A Death in the Rainforest
How a Language and a Way of LIfe Came to an End in Papua New Guinea
by Don Kulick

I went into this book completely blind, having only the vague notion that Papua New Guinea was somewhere in Oceania and curious to read something totally outside of my usual picks. I figured it would probably be boring, but I would slog through it for the sake of expanding my horizons.

I was quite wrong.

This book was fascinating, honest, playful, and a bit convicting. The author doesn't shy away from honestly discussing some of their beliefs and practices that would be considered bizarre to American readers, but at the same time he writes the villagers in such a way that they don't seem so different from us; I could imagine myself sitting on one of their verandas, bouncing my son on my lap and gossiping with the other ladies.

It piqued my interest on this small country I hadn't considered before. I found myself constantly taking Google breaks to learn more about something or look at a map.

The author managed to walk a fine line in terms of treating the villagers with dignity and pointing out how when cultures collide, some differences are pretty funny. Take for example his experiences eating Gapun haute cuisine, including a stew full of thumb-sized maggots whose poo the chef forgot to remove before cooking. (To be fair, he points out that Gapuners would likewise be repulsed at some of the things you would find in Michelin 3-star restaurants.)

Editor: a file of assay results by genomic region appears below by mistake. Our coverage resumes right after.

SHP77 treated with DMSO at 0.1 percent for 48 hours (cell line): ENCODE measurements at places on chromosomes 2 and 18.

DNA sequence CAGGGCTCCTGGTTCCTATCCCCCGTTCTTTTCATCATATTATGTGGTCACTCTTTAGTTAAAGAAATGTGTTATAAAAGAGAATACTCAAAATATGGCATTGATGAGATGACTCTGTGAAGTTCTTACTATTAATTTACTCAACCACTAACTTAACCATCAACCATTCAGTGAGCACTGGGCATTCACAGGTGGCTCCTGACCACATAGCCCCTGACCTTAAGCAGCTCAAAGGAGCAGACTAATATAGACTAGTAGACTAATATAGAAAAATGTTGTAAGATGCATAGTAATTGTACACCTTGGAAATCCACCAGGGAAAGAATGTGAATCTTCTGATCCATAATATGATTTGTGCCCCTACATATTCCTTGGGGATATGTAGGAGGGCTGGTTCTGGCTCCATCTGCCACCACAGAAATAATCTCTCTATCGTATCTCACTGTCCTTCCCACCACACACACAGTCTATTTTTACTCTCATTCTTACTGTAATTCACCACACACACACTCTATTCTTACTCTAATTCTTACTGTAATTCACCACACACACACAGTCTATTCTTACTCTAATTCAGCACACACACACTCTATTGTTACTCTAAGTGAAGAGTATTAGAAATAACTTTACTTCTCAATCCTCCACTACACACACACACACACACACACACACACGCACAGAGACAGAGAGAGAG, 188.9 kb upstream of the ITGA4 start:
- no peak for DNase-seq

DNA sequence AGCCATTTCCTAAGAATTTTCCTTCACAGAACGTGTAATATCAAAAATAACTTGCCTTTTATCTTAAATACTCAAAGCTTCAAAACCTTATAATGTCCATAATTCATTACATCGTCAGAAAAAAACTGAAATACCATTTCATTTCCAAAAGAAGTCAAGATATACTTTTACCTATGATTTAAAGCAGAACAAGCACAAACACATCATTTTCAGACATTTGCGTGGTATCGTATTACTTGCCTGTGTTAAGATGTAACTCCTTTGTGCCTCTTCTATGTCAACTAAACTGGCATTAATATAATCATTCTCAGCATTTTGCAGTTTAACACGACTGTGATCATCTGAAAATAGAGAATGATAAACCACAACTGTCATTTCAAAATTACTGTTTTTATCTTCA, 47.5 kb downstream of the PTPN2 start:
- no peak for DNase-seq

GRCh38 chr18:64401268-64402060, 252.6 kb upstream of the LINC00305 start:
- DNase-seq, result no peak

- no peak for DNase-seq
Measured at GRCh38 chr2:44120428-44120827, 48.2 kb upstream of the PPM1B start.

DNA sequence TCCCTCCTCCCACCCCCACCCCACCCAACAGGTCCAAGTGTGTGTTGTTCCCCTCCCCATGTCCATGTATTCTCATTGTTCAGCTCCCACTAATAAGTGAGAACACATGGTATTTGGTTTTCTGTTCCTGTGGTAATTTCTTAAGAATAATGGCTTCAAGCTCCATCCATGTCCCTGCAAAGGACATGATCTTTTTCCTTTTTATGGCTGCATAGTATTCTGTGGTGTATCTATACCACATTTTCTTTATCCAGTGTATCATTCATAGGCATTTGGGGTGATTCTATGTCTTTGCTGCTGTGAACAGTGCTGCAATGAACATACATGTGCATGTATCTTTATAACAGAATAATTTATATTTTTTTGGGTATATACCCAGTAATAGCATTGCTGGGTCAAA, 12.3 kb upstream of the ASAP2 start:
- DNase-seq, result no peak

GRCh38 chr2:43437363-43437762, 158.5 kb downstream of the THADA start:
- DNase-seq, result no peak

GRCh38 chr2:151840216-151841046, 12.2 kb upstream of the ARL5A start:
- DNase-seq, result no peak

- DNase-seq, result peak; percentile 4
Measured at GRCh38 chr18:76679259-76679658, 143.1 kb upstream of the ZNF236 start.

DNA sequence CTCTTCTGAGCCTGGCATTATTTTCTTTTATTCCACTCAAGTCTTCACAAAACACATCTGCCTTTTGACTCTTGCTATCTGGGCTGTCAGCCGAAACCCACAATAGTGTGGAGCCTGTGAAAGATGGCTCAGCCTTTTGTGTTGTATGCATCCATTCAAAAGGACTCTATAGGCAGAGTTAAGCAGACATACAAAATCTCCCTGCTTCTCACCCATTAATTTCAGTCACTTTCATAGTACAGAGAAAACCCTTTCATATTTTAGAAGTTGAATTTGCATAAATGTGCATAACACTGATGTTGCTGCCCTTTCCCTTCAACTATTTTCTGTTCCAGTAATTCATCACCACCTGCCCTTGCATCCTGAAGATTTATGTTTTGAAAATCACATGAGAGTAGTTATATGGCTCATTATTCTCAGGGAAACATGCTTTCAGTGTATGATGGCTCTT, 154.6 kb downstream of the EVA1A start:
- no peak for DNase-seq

His chapter on the complexities and poeticism of Tayap vulgarities is hilarious and endeared these people to me. As much as I want to share some of the more creative profanities, it's really best if you stumble upon them in the book and laugh out loud in a public place like I did.

While I haven't spent any of my life (until this book) imagining what life is like in a tiny village in Papua New Guinea, Gapuners have certainly spent a lot of time imagining what my life might be like as a fair-skinned person in America. And, while I might not consider myself wealthy by American standards, the legacy of colonialism has granted me a lifestyle beyond the reach of Gapuners . What responsibilities do I/we have in the face of this deficit? The author doesn't offer answers, but it's certainly worth pondering.

So, in sum: an enjoyable book about anthropology/linguistics that doesn't require a Ph.D to understand and appreciate. Highly recommended.

arc received from the publisher